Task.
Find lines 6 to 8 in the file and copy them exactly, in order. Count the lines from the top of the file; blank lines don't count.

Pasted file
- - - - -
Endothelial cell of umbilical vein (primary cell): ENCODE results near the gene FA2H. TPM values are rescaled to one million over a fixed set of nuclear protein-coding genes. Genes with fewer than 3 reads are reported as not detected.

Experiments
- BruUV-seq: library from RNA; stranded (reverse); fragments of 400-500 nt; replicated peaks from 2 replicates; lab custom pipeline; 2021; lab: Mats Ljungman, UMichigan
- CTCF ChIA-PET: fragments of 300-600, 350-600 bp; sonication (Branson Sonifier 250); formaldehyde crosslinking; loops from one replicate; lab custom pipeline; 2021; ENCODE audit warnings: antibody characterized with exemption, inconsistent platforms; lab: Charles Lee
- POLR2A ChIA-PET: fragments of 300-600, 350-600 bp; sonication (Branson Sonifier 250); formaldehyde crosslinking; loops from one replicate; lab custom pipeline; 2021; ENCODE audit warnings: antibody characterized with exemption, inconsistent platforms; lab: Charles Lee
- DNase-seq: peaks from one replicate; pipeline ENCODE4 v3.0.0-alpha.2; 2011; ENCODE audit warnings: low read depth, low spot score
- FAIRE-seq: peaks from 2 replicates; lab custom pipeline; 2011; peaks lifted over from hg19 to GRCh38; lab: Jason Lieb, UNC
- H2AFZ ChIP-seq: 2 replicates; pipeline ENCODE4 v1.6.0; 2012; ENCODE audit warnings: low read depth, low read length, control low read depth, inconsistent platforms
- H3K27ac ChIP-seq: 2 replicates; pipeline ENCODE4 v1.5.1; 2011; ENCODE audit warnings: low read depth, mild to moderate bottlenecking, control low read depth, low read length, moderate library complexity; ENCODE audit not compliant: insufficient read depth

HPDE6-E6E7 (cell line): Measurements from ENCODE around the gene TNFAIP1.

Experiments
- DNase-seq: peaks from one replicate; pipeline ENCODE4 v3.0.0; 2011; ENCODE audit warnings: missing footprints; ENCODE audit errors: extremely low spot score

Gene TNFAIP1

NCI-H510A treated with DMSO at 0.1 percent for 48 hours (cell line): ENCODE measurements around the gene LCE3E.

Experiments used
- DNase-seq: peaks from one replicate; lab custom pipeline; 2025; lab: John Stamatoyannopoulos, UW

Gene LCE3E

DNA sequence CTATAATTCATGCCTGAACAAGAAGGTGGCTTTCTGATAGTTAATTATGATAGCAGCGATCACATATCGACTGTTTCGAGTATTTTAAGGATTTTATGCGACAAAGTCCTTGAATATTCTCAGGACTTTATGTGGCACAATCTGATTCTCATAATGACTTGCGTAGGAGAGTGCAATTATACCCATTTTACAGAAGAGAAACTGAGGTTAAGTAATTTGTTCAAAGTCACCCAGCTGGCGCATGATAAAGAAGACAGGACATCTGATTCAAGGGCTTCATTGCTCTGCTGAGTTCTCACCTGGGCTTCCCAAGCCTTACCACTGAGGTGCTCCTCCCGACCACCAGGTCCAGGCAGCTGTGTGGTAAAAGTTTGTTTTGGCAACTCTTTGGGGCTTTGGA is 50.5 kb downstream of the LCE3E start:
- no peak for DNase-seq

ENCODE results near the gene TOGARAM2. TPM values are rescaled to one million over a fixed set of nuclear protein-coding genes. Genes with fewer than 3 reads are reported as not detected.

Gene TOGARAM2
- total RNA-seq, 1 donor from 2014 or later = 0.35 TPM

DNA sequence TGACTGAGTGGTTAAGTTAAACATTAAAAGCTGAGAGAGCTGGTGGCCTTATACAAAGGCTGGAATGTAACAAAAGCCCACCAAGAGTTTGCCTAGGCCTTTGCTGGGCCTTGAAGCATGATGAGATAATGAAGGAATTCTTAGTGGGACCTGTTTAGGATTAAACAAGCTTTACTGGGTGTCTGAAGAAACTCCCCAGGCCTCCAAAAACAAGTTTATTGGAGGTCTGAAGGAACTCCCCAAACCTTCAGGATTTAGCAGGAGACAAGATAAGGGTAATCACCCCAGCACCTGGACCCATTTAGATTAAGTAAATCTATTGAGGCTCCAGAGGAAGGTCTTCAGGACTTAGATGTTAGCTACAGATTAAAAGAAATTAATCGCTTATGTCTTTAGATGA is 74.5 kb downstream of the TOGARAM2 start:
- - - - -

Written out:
- DNase-seq: peaks from one replicate; pipeline ENCODE4 v3.0.0-alpha.2; 2011; ENCODE audit warnings: low read depth, low spot score
- FAIRE-seq: peaks from 2 replicates; lab custom pipeline; 2011; peaks lifted over from hg19 to GRCh38; lab: Jason Lieb, UNC
- H2AFZ ChIP-seq: 2 replicates; pipeline ENCODE4 v1.6.0; 2012; ENCODE audit warnings: low read depth, low read length, control low read depth, inconsistent platforms